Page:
Courier Staff Writer
Downtown businesses get free design services, and Iowa State University marketing students get real-world design experience.
A busload of creative Cyclones came from Ames Tuesday to work with business owners who were willing to listen.
“When I talk to downtown businesses, they tell me they feel there is nothing big going on for them,” said ISU Extension spokesman Himar Hernandez. “Downtown has not been forgotten. This is something we could bring to show we care about them and about downtown.”
Though business owners would have to pay for any redesign to their business, the planning that started Tuesday is free to them. That’s design work that could cost thousands, Hernandez said.
That’s if you can get it at all.
The Bridal Cottage on East Second Street has a situation that creates an interesting challenge not every company wants to take on. The Bridal Cottage is located in a building on the Register of Historic Places. Yet owner Kristie Durflinger has very contemporary tastes.
“A sign written in [flowing] script fits the cottage, but not me. A more modern look [suits] me, but not the building,” she said after the students packed up to head back to Ames.
She’s contacted multiple sign companies. They come up with one design, and if she doesn’t like that one, the company just backs away.
“If I’m going to spend... thousands [of dollars] on a sign, I want it to be the best of several options,” Durflinger said.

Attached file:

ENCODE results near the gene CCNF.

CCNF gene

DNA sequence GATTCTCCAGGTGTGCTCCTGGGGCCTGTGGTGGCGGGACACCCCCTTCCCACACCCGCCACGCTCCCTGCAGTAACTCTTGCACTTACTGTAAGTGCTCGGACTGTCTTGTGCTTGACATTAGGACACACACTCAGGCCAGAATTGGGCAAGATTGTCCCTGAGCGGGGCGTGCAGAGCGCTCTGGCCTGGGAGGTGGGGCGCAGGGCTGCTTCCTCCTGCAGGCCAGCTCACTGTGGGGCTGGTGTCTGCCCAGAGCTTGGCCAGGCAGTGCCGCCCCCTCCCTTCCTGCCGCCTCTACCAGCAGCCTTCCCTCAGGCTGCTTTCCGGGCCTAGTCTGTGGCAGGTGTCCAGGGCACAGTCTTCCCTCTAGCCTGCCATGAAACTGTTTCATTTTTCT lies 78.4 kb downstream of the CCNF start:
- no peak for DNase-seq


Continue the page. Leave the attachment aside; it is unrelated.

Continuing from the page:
She believes most businesses don’t want to start doing a lot of time-consuming design work for free. But the kids who came by Tuesday?
“They were very enthusiastic,” she said.
They took pictures of the front of the building, got a feel for the place — and asked a lot of questions.
“They were excited to take [this challenge] back with them and they said they’d brainstorm ideas,” said Durflinger. “I liked giving them a unique challenge.”
Though the “Design in Action” day was sponsored by the Wapello County Extension Board and South Ottumwa Savings Bank, Hernandez said other entities were at the table to discuss possibilities for improving downtown: The Ottumwa Regional Legacy Foundation, a mentoring group organized by Gordon Aistrope, Main Street Ottumwa and the City of Ottumwa, which recently began discussions to enforce stricter laws about abandoned or run-down buildings.
“The research shows if you redesign your shops, it will bring people in the door,” he said. “That’s what we want.”